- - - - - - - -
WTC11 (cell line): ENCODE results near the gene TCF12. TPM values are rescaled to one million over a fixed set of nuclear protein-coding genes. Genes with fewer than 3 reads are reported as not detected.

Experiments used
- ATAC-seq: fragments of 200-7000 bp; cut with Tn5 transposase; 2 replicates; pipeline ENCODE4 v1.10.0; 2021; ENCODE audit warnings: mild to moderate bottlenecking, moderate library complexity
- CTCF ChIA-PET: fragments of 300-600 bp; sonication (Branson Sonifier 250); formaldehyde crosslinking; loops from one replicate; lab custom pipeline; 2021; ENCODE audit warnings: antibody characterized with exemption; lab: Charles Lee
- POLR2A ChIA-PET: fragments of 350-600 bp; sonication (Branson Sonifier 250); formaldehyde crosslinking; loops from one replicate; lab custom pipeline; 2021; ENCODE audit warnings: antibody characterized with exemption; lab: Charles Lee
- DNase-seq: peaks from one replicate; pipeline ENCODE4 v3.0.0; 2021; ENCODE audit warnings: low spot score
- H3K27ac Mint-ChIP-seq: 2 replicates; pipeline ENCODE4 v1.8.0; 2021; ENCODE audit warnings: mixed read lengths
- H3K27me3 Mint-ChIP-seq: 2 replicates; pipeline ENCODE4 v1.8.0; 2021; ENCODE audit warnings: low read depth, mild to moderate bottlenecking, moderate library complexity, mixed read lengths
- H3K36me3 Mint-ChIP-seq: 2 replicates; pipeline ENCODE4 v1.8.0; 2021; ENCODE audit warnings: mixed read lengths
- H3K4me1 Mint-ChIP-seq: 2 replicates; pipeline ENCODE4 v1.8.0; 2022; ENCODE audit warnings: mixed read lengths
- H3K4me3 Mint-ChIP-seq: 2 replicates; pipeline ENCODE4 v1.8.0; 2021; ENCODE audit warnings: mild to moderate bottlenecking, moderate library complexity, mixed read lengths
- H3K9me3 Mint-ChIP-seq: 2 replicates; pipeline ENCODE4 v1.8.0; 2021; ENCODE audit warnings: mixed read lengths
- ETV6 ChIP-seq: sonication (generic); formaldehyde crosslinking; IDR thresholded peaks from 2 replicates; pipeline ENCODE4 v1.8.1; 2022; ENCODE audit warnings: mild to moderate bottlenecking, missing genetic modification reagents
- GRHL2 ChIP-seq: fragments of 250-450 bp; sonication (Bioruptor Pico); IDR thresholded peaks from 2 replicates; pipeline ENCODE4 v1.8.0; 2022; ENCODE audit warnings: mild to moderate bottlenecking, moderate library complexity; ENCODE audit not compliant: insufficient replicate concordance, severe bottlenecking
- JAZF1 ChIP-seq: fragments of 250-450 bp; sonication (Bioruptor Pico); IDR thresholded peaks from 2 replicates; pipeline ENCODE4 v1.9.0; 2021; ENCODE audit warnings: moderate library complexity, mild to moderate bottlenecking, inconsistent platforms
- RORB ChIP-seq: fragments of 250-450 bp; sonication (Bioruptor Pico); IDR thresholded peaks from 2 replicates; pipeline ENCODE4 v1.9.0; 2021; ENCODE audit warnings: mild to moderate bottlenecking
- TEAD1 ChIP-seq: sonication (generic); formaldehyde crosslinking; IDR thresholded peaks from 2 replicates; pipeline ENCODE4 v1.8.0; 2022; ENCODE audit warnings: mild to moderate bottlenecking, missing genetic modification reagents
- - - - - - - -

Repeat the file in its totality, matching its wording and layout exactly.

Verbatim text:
WTC11 (cell line): ENCODE results near the gene TCF12. TPM values are rescaled to one million over a fixed set of nuclear protein-coding genes. Genes with fewer than 3 reads are reported as not detected.

Experiments used
- ATAC-seq: fragments of 200-7000 bp; cut with Tn5 transposase; 2 replicates; pipeline ENCODE4 v1.10.0; 2021; ENCODE audit warnings: mild to moderate bottlenecking, moderate library complexity
- CTCF ChIA-PET: fragments of 300-600 bp; sonication (Branson Sonifier 250); formaldehyde crosslinking; loops from one replicate; lab custom pipeline; 2021; ENCODE audit warnings: antibody characterized with exemption; lab: Charles Lee
- POLR2A ChIA-PET: fragments of 350-600 bp; sonication (Branson Sonifier 250); formaldehyde crosslinking; loops from one replicate; lab custom pipeline; 2021; ENCODE audit warnings: antibody characterized with exemption; lab: Charles Lee
- DNase-seq: peaks from one replicate; pipeline ENCODE4 v3.0.0; 2021; ENCODE audit warnings: low spot score
- H3K27ac Mint-ChIP-seq: 2 replicates; pipeline ENCODE4 v1.8.0; 2021; ENCODE audit warnings: mixed read lengths
- H3K27me3 Mint-ChIP-seq: 2 replicates; pipeline ENCODE4 v1.8.0; 2021; ENCODE audit warnings: low read depth, mild to moderate bottlenecking, moderate library complexity, mixed read lengths
- H3K36me3 Mint-ChIP-seq: 2 replicates; pipeline ENCODE4 v1.8.0; 2021; ENCODE audit warnings: mixed read lengths
- H3K4me1 Mint-ChIP-seq: 2 replicates; pipeline ENCODE4 v1.8.0; 2022; ENCODE audit warnings: mixed read lengths
- H3K4me3 Mint-ChIP-seq: 2 replicates; pipeline ENCODE4 v1.8.0; 2021; ENCODE audit warnings: mild to moderate bottlenecking, moderate library complexity, mixed read lengths
- H3K9me3 Mint-ChIP-seq: 2 replicates; pipeline ENCODE4 v1.8.0; 2021; ENCODE audit warnings: mixed read lengths
- ETV6 ChIP-seq: sonication (generic); formaldehyde crosslinking; IDR thresholded peaks from 2 replicates; pipeline ENCODE4 v1.8.1; 2022; ENCODE audit warnings: mild to moderate bottlenecking, missing genetic modification reagents
- GRHL2 ChIP-seq: fragments of 250-450 bp; sonication (Bioruptor Pico); IDR thresholded peaks from 2 replicates; pipeline ENCODE4 v1.8.0; 2022; ENCODE audit warnings: mild to moderate bottlenecking, moderate library complexity; ENCODE audit not compliant: insufficient replicate concordance, severe bottlenecking
- JAZF1 ChIP-seq: fragments of 250-450 bp; sonication (Bioruptor Pico); IDR thresholded peaks from 2 replicates; pipeline ENCODE4 v1.9.0; 2021; ENCODE audit warnings: moderate library complexity, mild to moderate bottlenecking, inconsistent platforms
- RORB ChIP-seq: fragments of 250-450 bp; sonication (Bioruptor Pico); IDR thresholded peaks from 2 replicates; pipeline ENCODE4 v1.9.0; 2021; ENCODE audit warnings: mild to moderate bottlenecking
- TEAD1 ChIP-seq: sonication (generic); formaldehyde crosslinking; IDR thresholded peaks from 2 replicates; pipeline ENCODE4 v1.8.0; 2022; ENCODE audit warnings: mild to moderate bottlenecking, missing genetic modification reagents